There’s always the idea that the school is on the verge of closing. That idea is almost addressed annually, like the school’s annual fiscal report. Hurley was made the president of the school two years ago, a move that was thought to be the last ditch attempt to save it. So there’s another reason why this could be the last one as well.
“If we didn’t win this year, my goodness, it would be even more difficult in the future,” Hurley said.
The idea that the state championship game heroes were guys like Idris Joyner and Juvaris Hayes, two seniors who spent their entire careers with the Friars and worked their way up the food chain to get on the floor. They were patient and waited their turn. If there weren’t injuries to the others, they might not have gotten a chance to play.
Hayes had 13 points – second to Mosely’s 16 – in the title game and grabbed seven rebounds, going up against guys in some case nine inches taller than him.
Joyner had eight points and seven rebounds, again battling guys much taller.
“Once we lost Bishop, those two guys had to step up,” Hurley said. “I’m so proud of them.”
And Mosely was Mosely, proving once again why he’s the best player in the county.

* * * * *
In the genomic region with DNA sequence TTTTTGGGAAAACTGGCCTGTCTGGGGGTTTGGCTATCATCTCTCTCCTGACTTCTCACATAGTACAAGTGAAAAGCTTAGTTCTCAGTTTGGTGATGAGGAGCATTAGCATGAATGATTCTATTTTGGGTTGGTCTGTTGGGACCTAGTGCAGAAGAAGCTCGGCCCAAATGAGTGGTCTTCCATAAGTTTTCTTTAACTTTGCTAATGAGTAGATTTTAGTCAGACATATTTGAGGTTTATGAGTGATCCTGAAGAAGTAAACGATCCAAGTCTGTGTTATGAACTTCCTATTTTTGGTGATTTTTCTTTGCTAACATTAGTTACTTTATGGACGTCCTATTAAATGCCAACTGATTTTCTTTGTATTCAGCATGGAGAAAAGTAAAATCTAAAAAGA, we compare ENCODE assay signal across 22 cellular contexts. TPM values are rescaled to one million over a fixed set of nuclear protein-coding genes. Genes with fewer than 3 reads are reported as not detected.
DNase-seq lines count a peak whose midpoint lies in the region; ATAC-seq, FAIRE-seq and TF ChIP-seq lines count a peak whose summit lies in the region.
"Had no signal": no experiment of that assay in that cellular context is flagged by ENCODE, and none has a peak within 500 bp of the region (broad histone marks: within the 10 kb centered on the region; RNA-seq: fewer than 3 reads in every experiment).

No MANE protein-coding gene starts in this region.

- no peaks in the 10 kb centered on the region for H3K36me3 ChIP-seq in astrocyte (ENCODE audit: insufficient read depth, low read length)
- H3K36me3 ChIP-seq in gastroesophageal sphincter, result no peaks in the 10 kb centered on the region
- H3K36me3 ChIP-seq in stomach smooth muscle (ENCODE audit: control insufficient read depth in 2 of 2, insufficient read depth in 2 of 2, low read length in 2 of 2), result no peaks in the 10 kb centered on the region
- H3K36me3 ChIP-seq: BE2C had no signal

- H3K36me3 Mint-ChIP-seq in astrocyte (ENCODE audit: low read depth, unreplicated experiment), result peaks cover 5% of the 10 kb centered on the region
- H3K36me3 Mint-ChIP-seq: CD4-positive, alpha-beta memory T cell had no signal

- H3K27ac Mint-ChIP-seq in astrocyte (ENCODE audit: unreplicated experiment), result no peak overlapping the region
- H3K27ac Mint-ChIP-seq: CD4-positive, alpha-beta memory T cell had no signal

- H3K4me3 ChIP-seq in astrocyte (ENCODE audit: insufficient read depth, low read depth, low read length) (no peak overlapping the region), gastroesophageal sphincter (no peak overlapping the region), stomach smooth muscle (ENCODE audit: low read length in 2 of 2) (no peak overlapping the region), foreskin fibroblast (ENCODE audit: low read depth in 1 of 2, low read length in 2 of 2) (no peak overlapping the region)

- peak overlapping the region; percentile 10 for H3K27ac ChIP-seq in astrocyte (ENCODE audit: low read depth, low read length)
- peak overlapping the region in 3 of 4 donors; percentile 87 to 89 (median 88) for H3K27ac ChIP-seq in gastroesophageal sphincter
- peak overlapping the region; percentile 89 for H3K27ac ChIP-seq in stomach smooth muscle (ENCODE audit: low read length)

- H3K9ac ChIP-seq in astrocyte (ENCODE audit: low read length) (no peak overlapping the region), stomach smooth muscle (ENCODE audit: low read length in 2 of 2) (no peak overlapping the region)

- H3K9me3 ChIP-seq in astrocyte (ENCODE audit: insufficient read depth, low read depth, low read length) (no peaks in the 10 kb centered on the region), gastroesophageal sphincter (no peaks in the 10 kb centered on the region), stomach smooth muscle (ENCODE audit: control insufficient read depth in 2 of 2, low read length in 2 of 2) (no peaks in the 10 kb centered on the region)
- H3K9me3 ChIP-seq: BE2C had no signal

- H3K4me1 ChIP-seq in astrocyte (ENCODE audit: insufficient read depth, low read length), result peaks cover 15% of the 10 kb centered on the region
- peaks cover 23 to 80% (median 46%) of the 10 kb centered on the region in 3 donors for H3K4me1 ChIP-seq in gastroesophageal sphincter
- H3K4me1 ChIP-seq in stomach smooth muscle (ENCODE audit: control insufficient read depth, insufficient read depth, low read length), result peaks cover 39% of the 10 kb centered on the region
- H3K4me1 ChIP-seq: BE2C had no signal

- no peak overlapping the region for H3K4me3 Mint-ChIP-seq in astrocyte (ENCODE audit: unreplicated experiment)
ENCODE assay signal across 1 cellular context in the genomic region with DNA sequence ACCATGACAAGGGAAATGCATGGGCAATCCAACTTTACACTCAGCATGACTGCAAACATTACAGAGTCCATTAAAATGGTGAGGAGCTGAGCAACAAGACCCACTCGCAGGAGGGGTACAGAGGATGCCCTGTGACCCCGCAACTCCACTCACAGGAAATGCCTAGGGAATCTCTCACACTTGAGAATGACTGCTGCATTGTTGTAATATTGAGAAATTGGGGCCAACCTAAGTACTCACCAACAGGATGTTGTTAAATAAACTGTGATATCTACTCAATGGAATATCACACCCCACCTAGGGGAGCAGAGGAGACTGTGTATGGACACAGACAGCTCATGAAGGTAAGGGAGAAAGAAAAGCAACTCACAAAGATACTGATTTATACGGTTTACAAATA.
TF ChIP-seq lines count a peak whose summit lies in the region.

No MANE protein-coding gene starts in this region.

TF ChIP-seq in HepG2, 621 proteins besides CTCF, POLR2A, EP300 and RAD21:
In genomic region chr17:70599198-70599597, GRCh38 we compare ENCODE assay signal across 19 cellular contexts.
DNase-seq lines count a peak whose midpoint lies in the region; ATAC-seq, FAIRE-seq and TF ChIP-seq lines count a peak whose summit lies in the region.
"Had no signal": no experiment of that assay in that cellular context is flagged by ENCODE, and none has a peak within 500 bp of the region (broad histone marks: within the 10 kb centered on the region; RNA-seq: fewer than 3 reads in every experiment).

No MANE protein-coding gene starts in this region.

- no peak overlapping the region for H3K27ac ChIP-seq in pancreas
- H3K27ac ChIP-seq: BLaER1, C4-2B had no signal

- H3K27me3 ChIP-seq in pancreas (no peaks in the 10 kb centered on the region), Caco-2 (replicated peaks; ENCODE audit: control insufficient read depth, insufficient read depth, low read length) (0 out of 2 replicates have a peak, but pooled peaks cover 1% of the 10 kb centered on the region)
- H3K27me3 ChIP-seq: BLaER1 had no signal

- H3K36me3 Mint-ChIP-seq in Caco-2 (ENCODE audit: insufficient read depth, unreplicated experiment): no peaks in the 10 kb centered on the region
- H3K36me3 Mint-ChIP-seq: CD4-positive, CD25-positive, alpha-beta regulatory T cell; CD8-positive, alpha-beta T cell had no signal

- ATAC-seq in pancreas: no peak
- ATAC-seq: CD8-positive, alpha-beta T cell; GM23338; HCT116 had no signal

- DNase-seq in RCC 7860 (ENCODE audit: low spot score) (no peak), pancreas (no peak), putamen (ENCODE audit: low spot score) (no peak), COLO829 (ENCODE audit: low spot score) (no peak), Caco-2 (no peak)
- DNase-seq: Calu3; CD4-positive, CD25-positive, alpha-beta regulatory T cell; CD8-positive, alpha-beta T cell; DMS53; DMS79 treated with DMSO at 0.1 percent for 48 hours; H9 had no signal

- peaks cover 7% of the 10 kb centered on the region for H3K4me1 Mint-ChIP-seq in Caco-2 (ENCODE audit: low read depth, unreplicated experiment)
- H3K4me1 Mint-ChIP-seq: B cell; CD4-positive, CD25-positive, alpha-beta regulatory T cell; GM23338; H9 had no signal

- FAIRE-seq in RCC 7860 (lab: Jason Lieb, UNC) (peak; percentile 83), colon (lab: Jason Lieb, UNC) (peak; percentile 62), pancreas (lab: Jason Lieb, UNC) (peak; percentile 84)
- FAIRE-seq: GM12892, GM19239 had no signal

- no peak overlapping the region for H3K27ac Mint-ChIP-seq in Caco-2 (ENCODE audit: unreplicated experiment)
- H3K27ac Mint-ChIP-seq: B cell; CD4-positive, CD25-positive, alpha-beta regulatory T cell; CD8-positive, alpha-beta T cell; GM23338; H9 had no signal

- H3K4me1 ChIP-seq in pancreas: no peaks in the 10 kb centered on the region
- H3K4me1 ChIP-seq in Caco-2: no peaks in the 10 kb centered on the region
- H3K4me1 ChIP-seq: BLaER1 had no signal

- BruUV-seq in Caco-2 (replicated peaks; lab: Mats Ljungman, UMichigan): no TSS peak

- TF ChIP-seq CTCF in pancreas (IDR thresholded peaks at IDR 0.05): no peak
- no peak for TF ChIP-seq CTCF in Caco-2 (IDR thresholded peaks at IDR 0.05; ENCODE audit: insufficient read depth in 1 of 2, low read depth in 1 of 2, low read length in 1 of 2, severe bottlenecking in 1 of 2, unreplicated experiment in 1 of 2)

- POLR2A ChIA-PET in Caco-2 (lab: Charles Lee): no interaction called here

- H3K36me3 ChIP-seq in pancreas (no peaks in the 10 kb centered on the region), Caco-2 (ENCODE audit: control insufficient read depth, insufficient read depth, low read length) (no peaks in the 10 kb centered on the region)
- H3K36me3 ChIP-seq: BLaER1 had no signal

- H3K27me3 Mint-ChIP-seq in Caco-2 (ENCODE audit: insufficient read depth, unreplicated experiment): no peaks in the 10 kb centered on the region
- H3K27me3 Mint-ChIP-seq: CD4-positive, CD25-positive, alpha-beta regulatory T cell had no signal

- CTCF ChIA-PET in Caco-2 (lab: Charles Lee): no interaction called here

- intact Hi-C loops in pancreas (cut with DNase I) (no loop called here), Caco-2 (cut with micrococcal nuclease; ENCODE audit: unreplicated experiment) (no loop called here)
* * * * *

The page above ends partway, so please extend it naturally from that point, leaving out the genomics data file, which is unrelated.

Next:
“Whatever is needed to do, he’ll do it,” Hurley said. “I try to be careful with the way he practices, because I play him so much. Mosely has been phenomenal. I’ve been giving him a chance to play point guard. He already plays the two and the three. He has been getting time at the four [power forward] and by the end of the game, he’s played all five positions. He was on three teams in a row that got to this point and lost. The pressure on him was intense.”
But the Friars survived and thrived. They’re state champs once again. They head to the Tournament of Champions now, facing Teaneck after press time Thursday and more than likely St. Augustine again in Trenton on Monday night for the chance at their 12th T of C championship and another undefeated campaign. Savor it, because it could very well be the last one.
Jim Hague can be reached at OGSMAR@aol.com.
You can also read Jim’s blog at www.jimhaguesports.blogspot.com.